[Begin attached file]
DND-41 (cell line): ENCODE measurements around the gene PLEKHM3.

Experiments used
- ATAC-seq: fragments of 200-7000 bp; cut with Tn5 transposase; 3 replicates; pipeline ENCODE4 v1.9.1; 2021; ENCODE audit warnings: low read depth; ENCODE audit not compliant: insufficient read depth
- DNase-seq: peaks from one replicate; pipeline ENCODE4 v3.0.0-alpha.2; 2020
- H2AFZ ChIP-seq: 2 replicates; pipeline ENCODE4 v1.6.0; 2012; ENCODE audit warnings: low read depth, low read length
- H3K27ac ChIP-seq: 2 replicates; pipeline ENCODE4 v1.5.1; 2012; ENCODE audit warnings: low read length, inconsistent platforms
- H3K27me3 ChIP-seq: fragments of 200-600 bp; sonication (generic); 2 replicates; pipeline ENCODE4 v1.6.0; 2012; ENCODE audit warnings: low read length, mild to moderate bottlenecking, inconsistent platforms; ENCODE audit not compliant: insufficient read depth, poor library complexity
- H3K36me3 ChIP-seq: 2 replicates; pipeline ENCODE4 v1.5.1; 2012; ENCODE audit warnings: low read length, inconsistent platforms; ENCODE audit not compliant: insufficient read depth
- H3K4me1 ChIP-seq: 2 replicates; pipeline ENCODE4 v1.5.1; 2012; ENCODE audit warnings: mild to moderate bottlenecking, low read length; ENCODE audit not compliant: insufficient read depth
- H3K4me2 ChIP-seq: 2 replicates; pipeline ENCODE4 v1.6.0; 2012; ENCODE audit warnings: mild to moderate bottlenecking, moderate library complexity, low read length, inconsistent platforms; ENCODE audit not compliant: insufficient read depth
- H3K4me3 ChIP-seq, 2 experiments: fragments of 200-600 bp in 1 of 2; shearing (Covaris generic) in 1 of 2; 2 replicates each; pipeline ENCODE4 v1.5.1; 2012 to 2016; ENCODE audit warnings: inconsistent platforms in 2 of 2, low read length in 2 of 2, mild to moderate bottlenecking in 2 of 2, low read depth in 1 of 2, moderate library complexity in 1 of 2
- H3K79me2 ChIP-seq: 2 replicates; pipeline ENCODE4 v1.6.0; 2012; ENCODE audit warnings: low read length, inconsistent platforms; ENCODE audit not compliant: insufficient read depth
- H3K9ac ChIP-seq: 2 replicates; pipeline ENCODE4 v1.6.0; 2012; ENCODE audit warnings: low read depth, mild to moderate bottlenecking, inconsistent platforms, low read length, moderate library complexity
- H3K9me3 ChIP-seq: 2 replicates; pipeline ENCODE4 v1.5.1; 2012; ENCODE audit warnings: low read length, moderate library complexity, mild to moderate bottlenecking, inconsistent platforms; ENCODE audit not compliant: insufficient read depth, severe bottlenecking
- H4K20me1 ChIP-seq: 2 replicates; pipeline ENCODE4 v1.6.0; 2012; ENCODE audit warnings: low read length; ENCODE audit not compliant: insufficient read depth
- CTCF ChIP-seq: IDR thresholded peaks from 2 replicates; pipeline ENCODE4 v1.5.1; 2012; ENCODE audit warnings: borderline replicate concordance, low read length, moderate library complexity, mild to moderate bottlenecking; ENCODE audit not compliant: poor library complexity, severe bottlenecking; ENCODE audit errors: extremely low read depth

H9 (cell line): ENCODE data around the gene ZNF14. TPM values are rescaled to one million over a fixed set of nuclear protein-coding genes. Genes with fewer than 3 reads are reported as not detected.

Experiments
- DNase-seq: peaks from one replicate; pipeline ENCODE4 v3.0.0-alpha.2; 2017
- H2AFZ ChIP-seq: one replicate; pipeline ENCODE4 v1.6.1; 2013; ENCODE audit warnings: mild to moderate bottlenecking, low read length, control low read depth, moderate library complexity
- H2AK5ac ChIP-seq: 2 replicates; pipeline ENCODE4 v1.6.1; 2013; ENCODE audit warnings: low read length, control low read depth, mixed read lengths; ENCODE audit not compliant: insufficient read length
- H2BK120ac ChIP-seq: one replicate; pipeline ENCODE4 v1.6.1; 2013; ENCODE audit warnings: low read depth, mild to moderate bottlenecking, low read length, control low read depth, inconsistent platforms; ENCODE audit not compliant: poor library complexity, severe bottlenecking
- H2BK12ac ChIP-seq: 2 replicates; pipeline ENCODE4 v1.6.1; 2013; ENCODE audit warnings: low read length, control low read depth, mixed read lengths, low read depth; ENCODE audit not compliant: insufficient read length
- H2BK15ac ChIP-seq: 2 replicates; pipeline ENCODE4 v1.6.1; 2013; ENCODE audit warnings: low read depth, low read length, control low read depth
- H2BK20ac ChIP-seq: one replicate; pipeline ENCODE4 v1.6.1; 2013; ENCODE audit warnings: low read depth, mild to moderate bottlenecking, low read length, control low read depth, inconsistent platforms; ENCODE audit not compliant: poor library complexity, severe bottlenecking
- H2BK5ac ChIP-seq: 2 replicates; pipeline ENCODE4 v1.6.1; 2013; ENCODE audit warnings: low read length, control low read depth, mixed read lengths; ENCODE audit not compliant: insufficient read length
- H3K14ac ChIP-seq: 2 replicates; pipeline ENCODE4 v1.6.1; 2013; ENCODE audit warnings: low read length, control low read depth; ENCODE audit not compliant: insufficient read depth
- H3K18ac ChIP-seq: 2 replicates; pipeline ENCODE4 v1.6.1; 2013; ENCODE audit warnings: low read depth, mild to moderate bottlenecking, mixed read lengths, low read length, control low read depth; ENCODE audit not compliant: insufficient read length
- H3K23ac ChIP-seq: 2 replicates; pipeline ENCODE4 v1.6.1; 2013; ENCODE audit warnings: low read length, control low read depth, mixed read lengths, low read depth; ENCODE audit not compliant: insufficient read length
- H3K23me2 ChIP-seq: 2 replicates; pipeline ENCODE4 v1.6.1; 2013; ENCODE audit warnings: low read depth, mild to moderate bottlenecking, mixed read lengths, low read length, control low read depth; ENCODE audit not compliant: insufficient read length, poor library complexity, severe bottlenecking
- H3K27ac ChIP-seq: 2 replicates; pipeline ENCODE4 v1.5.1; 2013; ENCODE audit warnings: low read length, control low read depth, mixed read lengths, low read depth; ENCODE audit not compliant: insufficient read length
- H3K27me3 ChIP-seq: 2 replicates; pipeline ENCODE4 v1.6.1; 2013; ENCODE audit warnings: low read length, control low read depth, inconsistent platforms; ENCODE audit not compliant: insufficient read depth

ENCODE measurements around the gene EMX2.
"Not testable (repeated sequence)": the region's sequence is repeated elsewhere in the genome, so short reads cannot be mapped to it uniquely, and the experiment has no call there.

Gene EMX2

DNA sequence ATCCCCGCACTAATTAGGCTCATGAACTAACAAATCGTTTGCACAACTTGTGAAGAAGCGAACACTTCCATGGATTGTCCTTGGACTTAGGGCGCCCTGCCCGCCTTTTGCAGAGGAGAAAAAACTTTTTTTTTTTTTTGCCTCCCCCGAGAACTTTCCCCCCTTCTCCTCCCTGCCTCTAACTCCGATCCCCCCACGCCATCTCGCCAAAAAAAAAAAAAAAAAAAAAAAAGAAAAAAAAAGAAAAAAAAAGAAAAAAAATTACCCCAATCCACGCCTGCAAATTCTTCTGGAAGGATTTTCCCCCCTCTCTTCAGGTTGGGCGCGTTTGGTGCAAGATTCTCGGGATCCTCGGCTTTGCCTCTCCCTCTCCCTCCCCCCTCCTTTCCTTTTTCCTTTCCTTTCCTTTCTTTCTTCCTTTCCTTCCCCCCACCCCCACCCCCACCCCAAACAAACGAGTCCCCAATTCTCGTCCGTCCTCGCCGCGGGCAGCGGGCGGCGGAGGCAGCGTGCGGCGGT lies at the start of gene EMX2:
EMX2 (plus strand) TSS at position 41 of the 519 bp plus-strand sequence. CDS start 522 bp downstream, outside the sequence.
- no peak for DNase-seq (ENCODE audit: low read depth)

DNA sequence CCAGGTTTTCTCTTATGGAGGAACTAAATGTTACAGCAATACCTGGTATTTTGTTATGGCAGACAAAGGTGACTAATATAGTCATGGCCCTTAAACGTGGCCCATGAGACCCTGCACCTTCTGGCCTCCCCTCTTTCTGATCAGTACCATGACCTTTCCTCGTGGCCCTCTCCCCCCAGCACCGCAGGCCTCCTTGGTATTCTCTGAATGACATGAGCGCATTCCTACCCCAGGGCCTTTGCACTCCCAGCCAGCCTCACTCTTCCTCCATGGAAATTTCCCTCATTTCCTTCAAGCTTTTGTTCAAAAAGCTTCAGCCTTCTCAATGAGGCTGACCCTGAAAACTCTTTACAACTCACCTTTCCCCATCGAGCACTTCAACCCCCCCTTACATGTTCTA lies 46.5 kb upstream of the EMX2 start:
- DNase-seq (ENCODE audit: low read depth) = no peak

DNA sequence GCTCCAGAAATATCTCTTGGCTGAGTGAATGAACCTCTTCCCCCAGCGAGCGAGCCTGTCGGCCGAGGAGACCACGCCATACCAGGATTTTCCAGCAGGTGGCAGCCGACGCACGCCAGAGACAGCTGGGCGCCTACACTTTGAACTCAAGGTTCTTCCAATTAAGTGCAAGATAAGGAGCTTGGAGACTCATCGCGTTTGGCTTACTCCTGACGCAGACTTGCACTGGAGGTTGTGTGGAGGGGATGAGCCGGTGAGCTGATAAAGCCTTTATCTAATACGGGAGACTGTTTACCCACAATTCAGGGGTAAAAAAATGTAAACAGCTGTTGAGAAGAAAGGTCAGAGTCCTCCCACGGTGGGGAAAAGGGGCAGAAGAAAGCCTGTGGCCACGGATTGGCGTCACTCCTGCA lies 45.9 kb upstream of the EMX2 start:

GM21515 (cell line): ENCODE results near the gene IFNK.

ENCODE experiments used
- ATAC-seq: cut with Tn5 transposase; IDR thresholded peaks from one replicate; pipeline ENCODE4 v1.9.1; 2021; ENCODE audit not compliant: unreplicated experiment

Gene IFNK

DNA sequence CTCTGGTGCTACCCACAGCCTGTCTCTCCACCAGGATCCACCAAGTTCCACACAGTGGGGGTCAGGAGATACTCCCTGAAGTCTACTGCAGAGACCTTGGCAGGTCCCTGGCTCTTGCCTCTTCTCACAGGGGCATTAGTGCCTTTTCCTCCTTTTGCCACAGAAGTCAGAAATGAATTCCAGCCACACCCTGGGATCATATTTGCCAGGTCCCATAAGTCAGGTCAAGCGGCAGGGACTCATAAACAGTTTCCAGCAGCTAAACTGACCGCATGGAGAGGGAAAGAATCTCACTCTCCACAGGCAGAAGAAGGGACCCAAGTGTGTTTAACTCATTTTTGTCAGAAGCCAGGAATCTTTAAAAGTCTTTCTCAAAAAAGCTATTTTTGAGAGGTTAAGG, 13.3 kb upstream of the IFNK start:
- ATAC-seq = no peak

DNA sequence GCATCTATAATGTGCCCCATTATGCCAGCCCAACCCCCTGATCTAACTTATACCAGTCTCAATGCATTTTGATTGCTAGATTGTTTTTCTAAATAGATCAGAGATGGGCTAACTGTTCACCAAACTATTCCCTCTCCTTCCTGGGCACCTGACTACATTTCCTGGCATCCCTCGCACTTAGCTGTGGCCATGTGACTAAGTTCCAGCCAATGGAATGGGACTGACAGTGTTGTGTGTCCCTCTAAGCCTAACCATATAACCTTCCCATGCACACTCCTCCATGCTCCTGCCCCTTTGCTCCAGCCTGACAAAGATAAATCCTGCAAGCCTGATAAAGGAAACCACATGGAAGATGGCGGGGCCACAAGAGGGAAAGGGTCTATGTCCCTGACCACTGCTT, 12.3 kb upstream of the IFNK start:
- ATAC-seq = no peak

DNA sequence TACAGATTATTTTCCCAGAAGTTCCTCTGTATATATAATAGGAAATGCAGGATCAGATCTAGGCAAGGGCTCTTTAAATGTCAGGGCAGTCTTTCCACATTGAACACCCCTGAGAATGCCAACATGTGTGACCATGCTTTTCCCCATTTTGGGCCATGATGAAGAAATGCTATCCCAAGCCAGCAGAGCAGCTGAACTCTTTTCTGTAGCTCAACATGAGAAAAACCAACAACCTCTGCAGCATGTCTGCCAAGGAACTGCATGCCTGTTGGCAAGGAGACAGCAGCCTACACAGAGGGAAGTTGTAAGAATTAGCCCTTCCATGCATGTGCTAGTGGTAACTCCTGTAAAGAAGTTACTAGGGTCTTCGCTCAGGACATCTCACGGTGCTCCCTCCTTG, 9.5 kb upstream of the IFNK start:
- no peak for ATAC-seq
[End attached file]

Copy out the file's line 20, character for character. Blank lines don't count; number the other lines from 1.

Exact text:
- H2AFZ ChIP-seq: one replicate; pipeline ENCODE4 v1.6.1; 2013; ENCODE audit warnings: mild to moderate bottlenecking, low read length, control low read depth, moderate library complexity